Matt Thomas – Why I Walk
My adventure with heart disease began in 1999 when I was 23. I was diagnosed with an irregular heartbeat after passing out at work and three days later was the proud new owner of an implanted cardioverter-defibrillator. It took a few months to get back to normal, but when I did, I decided to go to graduate school.
I ran two marathons with the first pacemaker, swam hundreds of miles and got a new pacemaker in 2005 and then again in 2012. In 2014, I got a staph infection and now I no longer have a pacemaker. While it became a regular part of life, I can’t say I miss it.
In 2011, I experienced my first round of pulmonary emboli and had two recurrences in 2012 and 2013 despite being diligent in taking medications. The cause was never determined, but due to the recurrent nature and continued damage to my lungs and heart, I was diagnosed with chronic thromboembolic pulmonary hypertension (CTEPH).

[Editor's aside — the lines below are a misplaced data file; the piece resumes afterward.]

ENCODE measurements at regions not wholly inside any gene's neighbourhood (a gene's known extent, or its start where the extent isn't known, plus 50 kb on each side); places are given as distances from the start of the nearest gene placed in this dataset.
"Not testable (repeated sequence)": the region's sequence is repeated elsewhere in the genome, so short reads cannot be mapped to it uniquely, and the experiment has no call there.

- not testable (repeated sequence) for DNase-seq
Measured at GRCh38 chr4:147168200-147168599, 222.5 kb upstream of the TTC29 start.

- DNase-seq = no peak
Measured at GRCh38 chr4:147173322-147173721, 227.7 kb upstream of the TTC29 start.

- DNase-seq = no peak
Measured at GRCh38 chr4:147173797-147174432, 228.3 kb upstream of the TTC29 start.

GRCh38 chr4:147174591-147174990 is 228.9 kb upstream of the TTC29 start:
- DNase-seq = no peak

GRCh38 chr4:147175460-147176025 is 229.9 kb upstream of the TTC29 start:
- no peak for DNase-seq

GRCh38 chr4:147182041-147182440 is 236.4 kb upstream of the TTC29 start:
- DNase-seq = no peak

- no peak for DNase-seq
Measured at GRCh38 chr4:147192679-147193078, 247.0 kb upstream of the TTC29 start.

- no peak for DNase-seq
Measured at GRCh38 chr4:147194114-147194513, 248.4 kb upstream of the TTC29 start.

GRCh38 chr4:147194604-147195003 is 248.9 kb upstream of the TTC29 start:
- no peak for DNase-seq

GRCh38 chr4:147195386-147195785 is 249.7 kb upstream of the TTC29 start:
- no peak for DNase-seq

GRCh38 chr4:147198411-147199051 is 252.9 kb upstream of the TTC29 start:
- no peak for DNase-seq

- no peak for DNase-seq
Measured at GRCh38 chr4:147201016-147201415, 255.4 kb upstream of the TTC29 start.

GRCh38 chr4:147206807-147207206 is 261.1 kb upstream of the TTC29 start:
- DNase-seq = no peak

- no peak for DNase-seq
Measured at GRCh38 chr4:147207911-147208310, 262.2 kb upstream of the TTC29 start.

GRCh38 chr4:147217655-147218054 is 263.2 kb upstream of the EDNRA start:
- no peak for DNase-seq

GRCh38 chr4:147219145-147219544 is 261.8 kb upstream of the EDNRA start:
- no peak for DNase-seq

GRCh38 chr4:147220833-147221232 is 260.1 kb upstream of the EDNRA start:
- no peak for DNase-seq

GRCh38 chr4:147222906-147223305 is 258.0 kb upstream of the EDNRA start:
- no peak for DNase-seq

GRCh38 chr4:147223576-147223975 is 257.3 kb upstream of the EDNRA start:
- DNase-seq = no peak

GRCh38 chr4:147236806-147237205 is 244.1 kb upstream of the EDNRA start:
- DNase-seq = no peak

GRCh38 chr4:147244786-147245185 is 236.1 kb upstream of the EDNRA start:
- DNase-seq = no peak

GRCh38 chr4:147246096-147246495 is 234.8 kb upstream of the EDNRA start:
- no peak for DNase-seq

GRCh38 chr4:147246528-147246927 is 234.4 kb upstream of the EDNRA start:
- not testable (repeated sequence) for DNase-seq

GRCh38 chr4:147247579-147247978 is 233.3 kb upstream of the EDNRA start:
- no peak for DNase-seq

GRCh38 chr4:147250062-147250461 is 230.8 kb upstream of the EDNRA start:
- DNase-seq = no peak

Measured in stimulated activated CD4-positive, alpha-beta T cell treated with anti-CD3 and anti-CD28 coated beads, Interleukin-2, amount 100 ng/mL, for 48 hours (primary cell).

While I was not as critical as many patients, my struggles with athletic endurance and even walking up a flight of stairs became increasingly acute. By the time I had surgery in 2014, I was tired much of the time and would take an elevator up one floor to keep from panting to catch my breath. My open-heart surgery removed scar tissue from my lungs and alleviated the pressure that was slowly and literally taking my breath away. The surgery was a success! I’m not as fast or as strong as I was in my 20s, but I guess the miracles that science and technology can deliver only go so far.
I am participating in the Denver Heart and Stroke Walk to celebrate all the people who have been on a similar journey as me. I am also walking to honor those who never failed to give of themselves to help me. My Mom and Dad, my sweet sister and her children as well as my friends near and far. I could not have done this without them!
The work of the American Heart Association has provided research that made it possible for me to spend the next 40 years trying to repay these people for the love and care they provided to me during the worst of times. It is the smallest possible thing I can do to support the American Heart Association and make it possible for more people to feel this kind of love and support. I don’t know if I can pay it all back, but I can damn sure try. And breathe easily doing so.